Wastewater Treatment Using a Modified Aerobic Sequencing Batch Reactor

Babu, Gaddam Vidya Sagar and Bhattacharyya, Debraj (2018) Wastewater Treatment Using a Modified Aerobic Sequencing Batch Reactor. Masters thesis, Indian Institute of Technology Hyderabad.

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A research is currently being conducted at IIT Hyderabad to develop a containerized wastewater treatment plant. Small- and medium-scale industries and small residential communities prefer containerized wastewater treatment systems over site-built systems. A containerized wastewater treatment plant offers several advantages over site-built system such as – modular design, flexible operation, better quality control, lesser space requirement etc. The most important component of the present containerized treatment system, which is under development, is a modified sequencing batch reactor (SBR) which has a several novel features over conventional SBR. In an SBR, all the major processes of an activated sludge system – equalization, reaction (aeration), and clarification, are incorporated in one single tank, thereby, saving space. The present system offers several operational flexibilities which are essential for developing a containerized wastewater treatment plant. The scope of this thesis is to develop a pilot/field-scale prototype and to study the performance of the system at different operating conditions using a real domestic wastewater. The reactor has been installed at a Common Effluent Treatment Plant near Patancheru and operated at three different cycles – 12, 8 and 6 hrs. Kinetics of biodegradation was studied at these three cycles. A first-order reaction rate was observed. Different wastewater quality parameters like COD, SOC, TN, TP, TSS, VSS were analyzed. It was observed that COD removal was 75-82% using a floating decanter system and 90-94% using a membrane decanter. However, SOC removals were found to be only around 50% which indicates the presence of considerable amount of recalcitrant carbon in the wastewater. TSS and VSS removals are also found to be between 76-82%. Nitrification occurred within the first one hour of the aeration phase which indicates the presence of considerable amount of Nitrifiers in the sludge biomass. Total nitrogen in the treated effluent was between 20 and 25 mg/L at all the three cycles, which is more than the upcoming Government’s regulation of 10 mg/L (yet to be enforced). This implies that further process modification will be necessary to achieve the desired limit. The effluent total phosphorus was, however, always less than 2 mg/L which is the upper limit of discharge. Fluctuations were observed in all the influent parameters over time. However, the effluent parameters at every cycle were fairly stable. Carbon material balance was done in order to determine the percentage (59-65) of conversion of inlet carbon to carbon dioxide. Bacterial analysis was also done in order to see the removal of common bacterial species. The SBR was able to completely remove Salmonella sp. and Staphylococcus aureus sp. when membrane decanter was used. Microalgae (diatom) was introduced into the system at 6-h cycle. and suitable light source was used to enhance nitrogen removal. The increase in removal percentage was marginal. This indicates that further study is required to convert the existing bacteria-based system into a bacteria-algae based system in order to bring down the effluent nitrogen to the desired level (10mg/L).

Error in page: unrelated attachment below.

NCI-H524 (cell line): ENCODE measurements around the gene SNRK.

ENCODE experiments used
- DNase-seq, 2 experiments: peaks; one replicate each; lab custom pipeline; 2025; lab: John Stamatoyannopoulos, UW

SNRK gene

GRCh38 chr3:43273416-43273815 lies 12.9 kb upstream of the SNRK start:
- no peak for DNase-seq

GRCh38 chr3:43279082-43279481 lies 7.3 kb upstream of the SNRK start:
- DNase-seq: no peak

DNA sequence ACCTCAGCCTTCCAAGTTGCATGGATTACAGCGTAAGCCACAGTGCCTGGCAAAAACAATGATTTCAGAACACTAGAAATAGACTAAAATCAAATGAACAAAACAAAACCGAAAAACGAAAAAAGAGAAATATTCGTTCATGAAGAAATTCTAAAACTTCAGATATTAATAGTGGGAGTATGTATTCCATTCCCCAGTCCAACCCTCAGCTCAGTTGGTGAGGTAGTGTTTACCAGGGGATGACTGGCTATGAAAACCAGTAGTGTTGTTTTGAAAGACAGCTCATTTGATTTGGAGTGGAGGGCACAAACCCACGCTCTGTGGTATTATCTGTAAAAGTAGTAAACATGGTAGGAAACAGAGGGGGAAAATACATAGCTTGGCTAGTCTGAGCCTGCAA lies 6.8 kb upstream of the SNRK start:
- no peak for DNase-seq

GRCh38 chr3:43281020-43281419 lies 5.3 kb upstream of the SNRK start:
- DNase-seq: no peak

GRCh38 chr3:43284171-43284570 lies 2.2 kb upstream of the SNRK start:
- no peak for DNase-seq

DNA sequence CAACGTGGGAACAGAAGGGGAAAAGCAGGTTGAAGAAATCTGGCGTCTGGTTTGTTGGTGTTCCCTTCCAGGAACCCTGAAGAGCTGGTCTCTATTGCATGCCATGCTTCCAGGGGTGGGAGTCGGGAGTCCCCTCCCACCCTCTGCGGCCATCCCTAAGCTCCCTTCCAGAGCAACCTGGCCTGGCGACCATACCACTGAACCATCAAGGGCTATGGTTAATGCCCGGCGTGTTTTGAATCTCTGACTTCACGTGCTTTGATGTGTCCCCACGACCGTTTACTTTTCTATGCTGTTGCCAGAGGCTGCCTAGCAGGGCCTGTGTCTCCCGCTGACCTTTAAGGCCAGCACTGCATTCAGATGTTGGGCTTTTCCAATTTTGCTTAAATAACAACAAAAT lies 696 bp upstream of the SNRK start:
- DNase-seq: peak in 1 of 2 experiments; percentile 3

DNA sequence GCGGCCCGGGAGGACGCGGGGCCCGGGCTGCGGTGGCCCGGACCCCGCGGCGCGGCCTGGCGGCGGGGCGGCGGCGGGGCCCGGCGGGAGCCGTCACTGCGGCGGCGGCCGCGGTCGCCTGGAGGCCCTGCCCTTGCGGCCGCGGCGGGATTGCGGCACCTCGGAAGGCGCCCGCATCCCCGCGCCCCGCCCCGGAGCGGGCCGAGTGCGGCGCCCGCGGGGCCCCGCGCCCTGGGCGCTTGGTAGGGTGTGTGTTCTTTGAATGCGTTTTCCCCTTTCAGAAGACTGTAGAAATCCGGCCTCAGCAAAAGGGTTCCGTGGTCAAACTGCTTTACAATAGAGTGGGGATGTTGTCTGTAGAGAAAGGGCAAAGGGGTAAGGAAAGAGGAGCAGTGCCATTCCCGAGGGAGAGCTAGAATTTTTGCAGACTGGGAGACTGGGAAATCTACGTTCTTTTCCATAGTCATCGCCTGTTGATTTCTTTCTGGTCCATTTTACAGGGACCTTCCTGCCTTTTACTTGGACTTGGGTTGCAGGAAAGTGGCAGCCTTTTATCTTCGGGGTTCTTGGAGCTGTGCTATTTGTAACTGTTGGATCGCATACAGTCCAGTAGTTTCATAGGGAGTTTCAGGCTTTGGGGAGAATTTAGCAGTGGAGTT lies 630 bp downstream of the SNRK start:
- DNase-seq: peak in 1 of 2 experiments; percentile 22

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IITH Creators:
IITH CreatorsORCiD
Bhattacharyya, DebrajUNSPECIFIED
Item Type: Thesis (Masters)
Subjects: Civil Engineering
Divisions: Department of Civil Engineering
Depositing User: Team Library
Date Deposited: 10 Jul 2018 05:55
Last Modified: 10 Jul 2018 05:55
URI: http://raiith.iith.ac.in/id/eprint/4222
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